As the Rehabbers Club expanded in membership, broadened its base, and took on additional projects like the semi annual "Works in Progress" tour and the rehabbers classes, its organizational needs have changed. Handling money, building organizational capacity to manage projects, accepting donations, and sustaining the group require a level of organization above the loose affiliation of the e-mail list we all know and love.

A group of volunteers has been working diligently to lay the ground work for this new organization. So today, with much pride, we announce ReVitalize St. Louis!

We are a diverse coalition of citizens committed to revitalization in the city of St. Louis through historic preservation and sensitive, planned development. We address social, political and economic issues as they impact each of St. Louis' neighborhoods.

Through partnerships, education, outreach, and support, we hope to create positive change in the urban St. Louis community with an eye towards preserving and rejuvenating the city's physical landscape and inspiring progressive civic action.

Claralyn Bollinger (Treasurer), Marti Frumhoff (President), Tim Klaas, La'Shonda Turner-Brown (Vice President), Gayle Van Dyke, Steven Wilke-Shapiro (Secretary), and Taron Young.

St. Louis Rehabbers Club: This is a Yahoo! Groups email listserve that boasts over 1300 members - from an original group of 23 just 5 short years ago! This group shares everything from seasoned "how-to" content and where to live, to which local hardware store carries a hard-to-find item and who to contact at city hall for permits as well as a slew of other rehab-related subjects. The group meets once a month in a different city neighborhood with a determined goal of visiting all 79 designated areas over time.

Rehabbers Classes: Created out of a request for in-depth subject coverage from Rehabbers Club members, the classes, begun in 2003, have been a wonderful addition to the rehabbing community. The 14-week once-a-week classes have highlighted diverse subjects like historic tax credits, environmentally-responsible rehabbing, and both mixed-use and urban redevelopment issues, just to name a few.

The Big BIG Tour: This huge city-wide house tour with on-site homebuyer's fair is enjoying its sixth successful year. It is totally free to the public and is a very popular venue with sponsors and exhibitors as well as the thousands of attendees who have passed through its doors over the years.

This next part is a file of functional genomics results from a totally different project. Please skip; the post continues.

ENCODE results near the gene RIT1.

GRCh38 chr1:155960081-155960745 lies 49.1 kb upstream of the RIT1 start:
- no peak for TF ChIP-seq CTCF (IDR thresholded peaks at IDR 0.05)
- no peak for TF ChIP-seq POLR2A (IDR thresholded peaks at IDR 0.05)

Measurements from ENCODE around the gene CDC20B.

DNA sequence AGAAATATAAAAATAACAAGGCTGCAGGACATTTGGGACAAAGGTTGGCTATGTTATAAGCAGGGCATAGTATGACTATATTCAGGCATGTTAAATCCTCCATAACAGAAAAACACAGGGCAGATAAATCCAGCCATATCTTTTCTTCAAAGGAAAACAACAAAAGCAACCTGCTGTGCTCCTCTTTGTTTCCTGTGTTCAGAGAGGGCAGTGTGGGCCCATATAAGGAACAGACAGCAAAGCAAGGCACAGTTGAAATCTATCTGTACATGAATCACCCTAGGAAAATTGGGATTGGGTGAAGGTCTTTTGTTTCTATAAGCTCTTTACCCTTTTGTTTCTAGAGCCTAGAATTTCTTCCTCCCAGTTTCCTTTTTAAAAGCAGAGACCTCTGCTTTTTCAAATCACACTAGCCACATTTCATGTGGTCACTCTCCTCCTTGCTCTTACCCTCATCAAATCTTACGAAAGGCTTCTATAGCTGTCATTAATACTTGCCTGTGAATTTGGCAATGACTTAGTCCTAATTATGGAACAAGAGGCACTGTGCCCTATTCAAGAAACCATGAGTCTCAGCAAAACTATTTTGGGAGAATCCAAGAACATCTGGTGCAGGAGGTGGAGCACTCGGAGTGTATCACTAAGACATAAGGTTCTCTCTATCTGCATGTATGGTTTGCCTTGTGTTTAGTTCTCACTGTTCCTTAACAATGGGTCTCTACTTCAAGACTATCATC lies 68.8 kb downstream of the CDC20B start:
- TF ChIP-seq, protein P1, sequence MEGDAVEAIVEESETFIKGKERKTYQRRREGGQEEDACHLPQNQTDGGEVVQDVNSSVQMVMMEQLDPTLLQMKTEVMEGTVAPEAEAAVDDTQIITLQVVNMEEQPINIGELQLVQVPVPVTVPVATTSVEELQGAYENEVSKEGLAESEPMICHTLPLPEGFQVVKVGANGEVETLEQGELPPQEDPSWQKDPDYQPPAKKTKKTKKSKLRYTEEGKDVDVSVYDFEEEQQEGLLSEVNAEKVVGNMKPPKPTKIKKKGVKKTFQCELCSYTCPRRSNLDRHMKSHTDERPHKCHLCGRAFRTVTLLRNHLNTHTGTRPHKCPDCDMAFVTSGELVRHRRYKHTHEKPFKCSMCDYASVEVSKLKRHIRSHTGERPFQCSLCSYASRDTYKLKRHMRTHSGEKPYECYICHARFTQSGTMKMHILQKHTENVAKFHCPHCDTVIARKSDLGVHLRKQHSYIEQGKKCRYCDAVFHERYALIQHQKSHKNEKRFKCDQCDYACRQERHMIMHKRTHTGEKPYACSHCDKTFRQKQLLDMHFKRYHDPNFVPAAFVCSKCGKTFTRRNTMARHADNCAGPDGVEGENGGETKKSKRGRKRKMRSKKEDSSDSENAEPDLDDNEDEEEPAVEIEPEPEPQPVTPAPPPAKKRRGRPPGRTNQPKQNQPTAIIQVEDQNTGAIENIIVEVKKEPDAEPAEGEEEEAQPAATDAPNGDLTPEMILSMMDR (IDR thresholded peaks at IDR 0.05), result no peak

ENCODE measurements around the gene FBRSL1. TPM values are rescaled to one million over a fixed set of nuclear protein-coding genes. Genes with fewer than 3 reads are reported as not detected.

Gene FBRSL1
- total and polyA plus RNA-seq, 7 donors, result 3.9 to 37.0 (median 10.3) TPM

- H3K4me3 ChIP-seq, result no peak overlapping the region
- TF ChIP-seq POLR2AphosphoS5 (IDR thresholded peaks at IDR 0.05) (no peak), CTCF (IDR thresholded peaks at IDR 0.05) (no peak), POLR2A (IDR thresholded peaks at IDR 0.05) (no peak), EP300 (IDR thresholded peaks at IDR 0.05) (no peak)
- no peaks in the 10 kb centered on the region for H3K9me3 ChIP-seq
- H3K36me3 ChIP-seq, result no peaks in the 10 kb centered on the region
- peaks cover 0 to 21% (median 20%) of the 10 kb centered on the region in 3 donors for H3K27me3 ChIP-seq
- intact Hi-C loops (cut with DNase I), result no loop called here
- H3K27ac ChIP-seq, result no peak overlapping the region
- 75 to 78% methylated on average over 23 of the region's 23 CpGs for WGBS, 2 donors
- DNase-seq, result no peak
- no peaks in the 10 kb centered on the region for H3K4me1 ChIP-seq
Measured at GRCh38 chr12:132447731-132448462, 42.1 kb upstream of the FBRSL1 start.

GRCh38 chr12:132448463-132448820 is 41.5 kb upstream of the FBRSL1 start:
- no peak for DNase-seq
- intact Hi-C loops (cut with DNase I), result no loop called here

The Rehabbers Club won't change. Those who want to continue to share renovation knowledge and resources online and at the monthly Rehabbers Club meetings probably won't notice a difference.

However, there will be many opportunities for anyone who is interested to become more involved in reshaping the City. Please consider volunteering for one of the working committees or helping out at one of our many events.

Our working committees are Built Environment, Fundraising, Marketing, and Programming. We hope you will join us in creating the foundations for these committees as they take shape.

Our small and humble website is in the works and if you're interested in becoming a member, we have membership opportunities available, all of which we'll be telling you about very soon.

We look forward to your involvement and input as we all move forward together in continuing this great renaissance in the city of St. Louis!


Marti Frumhoff

ReVitalize St. Louis
P.O. Box 63062
St. Louis, MO 63163

Tuesday, March 8, 2005

"She was born June 29, 1890."

The title of Denise Hollinshed's article in the Post-Dispatch says it all:

Wellston woman might be world's oldest person

Tuesday, March 1, 2005

Down in Ward 25

We attended the debate tonight between 25th ward aldermanic candidates Dorthy Kirner (incumbent) and Steve Patterson. Whoa, what a cakewalk for Patterson! Kirner stumbled on even a simple fact like the address of a new daycare. She was dismissive of Patterson but obviously had not prepared for the debate; Patterson routed her at every turn, correcting her sloppy facts with precise details of the ward. At one point Kirner stated that sommon people shouldn't be allowed to serve on a police oversight board, getting the vocal response of an audience member that common people put the Kirners into office. Patterson made great points and continued his smart strategy of using the race to broadcast the importance of revitalizing the southside wards that are the hard-hit cast-offs of the 2001 redistricting: wards 20 and 25. Hopefully, he'll find victory next Tuesday so that the ward can be rid of the tired machine and its frontwoman Kirner.

By the way, Steve wrote in his campaign blog today:

"At this point I think it is safe to assume we will not see someone reopen [Western Lanes] as a bowling alley. We do need to think, as a community, what we'd like to see occupy the space."